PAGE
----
Here is a British Edwardian drama set in Cornwall in 1913. A band of carefree bohemians and artists enjoy the unusual land and seascapes of the place where the weather can turn from a bright sunny day into a raging downpour with treacherous winds. AJ Munnings (Dominic Cooper) is a painter enchanted with country life and fond of horses as his subject matter. Like painters Laura Knight (Hattie Morahan) and her husband Harold (Shaun Dingwall), he spends days painting in the open air and evenings drinking excessively in a local pub.
The narcissistic Munnings considers land agent and army officer Gilbert Evans (Dan Stevens) to be a good friend, and the two young men try very hard to prove that differences of temperament, background, and talent will not affect their friendship. One evening as Munnings is entertaining everyone at the pub with an astonishing rendition of Edgar Allen Poe's "The Raven," Florence Carter-Wood (Emily Browning) makes her first appearance and catches the eye of both of men. She has come to Cornwall to explore her artistic options and is very pleased when Munnings agrees to teach her a few things about painting in exchange for her posing as an equestrian for him.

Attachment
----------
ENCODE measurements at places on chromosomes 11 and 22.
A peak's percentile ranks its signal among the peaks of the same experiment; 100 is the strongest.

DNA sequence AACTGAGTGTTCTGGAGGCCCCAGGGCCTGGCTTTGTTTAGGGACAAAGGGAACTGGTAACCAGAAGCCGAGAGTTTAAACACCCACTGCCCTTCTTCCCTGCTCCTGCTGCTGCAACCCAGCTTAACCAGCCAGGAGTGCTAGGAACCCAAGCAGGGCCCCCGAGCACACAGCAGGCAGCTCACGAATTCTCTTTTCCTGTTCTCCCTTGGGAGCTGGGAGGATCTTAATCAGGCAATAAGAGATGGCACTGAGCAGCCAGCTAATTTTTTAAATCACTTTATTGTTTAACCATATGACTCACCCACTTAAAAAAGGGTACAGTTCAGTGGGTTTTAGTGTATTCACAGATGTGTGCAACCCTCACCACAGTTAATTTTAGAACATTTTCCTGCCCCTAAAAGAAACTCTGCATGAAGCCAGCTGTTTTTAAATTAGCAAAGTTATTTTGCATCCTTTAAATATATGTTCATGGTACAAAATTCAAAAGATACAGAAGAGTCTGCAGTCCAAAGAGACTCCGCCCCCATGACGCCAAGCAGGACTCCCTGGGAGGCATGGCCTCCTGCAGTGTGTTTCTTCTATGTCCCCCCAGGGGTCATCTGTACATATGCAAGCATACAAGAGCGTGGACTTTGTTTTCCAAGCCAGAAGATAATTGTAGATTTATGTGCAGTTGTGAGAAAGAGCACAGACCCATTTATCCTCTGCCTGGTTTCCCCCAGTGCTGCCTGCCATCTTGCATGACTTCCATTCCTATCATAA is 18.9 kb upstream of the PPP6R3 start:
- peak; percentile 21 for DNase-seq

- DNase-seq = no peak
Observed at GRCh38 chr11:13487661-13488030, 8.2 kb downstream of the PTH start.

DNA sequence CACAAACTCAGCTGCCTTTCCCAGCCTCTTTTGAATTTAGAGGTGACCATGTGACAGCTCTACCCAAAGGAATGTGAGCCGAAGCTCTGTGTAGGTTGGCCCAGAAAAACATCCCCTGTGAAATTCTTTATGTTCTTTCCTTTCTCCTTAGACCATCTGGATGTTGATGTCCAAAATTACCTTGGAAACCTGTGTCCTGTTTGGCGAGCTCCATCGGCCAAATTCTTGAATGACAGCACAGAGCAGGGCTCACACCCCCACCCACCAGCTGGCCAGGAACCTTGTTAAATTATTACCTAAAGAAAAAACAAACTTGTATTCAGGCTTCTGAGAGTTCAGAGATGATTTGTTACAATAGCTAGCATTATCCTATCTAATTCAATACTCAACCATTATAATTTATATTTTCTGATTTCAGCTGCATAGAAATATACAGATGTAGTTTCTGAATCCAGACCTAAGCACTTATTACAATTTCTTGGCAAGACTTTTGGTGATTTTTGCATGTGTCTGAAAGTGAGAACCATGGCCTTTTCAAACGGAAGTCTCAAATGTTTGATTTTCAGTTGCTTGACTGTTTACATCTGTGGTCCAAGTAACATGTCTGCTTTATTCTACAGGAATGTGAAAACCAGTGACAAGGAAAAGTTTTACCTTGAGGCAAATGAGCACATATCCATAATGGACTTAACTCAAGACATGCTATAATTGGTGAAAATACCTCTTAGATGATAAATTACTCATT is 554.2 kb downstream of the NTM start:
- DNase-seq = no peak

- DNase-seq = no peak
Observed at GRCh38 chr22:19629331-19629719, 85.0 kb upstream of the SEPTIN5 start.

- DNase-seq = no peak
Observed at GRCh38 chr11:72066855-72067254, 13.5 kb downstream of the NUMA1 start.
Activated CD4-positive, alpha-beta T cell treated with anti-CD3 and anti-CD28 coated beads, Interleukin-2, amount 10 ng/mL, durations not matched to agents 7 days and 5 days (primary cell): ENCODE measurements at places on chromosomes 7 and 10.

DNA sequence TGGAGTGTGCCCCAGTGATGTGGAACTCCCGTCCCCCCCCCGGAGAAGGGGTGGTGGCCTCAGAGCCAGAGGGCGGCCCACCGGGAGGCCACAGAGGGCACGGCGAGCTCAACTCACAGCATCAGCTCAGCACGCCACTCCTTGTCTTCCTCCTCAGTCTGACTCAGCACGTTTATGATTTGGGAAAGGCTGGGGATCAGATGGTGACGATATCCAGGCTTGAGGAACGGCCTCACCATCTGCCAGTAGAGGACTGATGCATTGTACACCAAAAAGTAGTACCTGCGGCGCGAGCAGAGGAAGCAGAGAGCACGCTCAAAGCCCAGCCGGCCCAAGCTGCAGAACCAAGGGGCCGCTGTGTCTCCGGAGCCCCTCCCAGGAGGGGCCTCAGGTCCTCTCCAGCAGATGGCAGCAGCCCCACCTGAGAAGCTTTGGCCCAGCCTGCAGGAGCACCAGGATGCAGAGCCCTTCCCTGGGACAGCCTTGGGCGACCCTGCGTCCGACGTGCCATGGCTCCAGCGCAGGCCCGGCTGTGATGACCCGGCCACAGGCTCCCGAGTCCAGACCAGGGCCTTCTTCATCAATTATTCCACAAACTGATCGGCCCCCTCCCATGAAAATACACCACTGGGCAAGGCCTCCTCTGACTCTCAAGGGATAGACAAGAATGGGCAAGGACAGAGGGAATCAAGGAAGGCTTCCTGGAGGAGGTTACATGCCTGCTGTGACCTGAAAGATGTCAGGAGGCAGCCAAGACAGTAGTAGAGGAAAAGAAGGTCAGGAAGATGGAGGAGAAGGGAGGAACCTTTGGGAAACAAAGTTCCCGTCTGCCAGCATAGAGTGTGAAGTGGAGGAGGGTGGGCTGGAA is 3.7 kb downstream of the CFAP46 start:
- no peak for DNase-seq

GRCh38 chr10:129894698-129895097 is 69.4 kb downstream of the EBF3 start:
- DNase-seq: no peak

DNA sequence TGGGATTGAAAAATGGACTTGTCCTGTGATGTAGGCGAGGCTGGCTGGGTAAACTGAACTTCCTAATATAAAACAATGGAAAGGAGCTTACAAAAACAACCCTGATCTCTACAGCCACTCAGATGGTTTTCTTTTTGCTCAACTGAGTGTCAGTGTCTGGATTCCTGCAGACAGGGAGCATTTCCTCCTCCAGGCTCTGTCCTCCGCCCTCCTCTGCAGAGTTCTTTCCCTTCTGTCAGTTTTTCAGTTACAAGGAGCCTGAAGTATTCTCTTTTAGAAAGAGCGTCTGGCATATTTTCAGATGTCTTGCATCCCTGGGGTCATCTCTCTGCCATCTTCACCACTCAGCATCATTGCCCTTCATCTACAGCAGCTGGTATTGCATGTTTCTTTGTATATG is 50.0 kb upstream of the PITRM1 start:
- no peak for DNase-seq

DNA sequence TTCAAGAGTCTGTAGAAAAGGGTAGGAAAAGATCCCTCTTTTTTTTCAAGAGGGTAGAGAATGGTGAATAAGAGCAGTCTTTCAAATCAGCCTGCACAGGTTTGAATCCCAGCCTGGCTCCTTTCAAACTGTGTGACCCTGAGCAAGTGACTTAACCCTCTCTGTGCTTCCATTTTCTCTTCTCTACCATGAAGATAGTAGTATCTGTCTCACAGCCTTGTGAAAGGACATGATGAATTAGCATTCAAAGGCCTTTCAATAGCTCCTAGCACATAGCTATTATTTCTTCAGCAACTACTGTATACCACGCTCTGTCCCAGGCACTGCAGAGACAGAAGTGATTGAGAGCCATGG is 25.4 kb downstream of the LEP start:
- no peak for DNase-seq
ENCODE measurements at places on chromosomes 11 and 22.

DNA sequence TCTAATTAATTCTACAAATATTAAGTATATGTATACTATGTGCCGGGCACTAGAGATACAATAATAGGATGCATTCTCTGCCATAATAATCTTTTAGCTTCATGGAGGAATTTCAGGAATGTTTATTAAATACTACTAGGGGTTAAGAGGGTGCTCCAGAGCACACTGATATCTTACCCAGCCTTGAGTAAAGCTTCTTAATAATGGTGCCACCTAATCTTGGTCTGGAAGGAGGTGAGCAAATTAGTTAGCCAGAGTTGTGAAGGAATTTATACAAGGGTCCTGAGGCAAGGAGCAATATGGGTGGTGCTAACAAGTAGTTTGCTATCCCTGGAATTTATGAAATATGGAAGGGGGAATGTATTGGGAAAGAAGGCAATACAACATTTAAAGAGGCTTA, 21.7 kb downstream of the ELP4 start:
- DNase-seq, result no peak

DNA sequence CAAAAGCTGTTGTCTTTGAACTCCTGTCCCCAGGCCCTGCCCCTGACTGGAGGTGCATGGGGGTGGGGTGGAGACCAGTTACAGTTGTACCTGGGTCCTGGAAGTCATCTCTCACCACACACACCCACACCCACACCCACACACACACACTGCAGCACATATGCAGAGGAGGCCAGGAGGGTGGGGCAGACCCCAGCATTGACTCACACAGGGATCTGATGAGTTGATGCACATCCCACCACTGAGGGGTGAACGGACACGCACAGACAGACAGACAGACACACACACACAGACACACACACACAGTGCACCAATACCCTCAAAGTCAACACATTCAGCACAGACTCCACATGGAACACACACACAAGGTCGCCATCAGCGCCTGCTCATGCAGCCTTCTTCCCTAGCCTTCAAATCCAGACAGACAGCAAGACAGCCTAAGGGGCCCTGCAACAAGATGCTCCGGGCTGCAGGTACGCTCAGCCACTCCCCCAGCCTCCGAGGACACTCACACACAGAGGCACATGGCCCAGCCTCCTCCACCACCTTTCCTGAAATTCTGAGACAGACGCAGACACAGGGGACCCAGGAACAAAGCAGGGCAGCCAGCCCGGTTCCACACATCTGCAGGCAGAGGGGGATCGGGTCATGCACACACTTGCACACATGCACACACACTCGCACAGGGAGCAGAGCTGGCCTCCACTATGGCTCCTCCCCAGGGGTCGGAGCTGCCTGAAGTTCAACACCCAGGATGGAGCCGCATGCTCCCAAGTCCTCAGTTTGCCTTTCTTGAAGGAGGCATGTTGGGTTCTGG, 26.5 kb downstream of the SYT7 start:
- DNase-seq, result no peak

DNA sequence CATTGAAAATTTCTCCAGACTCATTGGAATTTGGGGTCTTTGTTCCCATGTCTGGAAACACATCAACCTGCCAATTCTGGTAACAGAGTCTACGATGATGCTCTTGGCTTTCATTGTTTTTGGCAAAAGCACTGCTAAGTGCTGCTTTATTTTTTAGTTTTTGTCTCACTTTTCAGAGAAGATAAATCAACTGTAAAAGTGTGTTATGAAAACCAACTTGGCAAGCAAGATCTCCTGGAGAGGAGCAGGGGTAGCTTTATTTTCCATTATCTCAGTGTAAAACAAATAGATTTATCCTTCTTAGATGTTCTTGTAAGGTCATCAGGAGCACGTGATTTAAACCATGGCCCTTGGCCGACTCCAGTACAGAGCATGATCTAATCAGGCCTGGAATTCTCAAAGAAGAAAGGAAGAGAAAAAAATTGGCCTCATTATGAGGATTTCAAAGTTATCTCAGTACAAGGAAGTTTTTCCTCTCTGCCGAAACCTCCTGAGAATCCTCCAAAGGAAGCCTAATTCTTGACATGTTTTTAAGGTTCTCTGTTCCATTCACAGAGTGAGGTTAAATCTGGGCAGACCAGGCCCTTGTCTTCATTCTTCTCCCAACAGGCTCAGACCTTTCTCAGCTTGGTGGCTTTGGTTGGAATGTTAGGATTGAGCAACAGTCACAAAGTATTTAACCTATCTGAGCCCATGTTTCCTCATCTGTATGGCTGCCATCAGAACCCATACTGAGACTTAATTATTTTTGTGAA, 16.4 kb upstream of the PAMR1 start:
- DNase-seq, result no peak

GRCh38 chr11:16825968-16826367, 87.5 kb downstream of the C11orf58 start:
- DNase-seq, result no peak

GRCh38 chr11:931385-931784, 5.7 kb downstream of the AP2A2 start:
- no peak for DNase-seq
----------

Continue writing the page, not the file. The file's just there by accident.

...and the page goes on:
But it is during her long walks and talks by the sea with Evans that Florence seems to bloom. It is almost as if they are soul-mates. Still, when the flamboyant artist asks her to marry him, she says "yes." It is a decision that alters the course of her comfortable life, breaks Evans' heart, and dashes the friendship of the two men.
Christopher Menaul as director makes the most out of the many melodramatic moments in this drama written by Jonathan Smith from his own novel of the same title. The score by Benjamin Wallfisch suitably emphasizes the emotional ups and downs we experience watching this tale of love and loss unfold. The music is also a perfect accompaniment to all the scenes taking place by the sea.
Fans of TV's Downton Abbey will enjoy seeing Dan Stevens, who played Matthew Crawley, in another romantic role where he gets a chance to show yearning for love and then the heartbreak men can suffer when all their dreams vanish into thin air when they hesitate. Emily Browning does reasonably well as the alluring woman who floats on air for a short period of time as the object of beauty and attention in the artistic community. Dominic Cooper's depiction of Munnings gets all the primal scenes in the film and stamps them as his own with authority and improvisational creativity.
Special features on the DVD include an interview with Dan Stevens.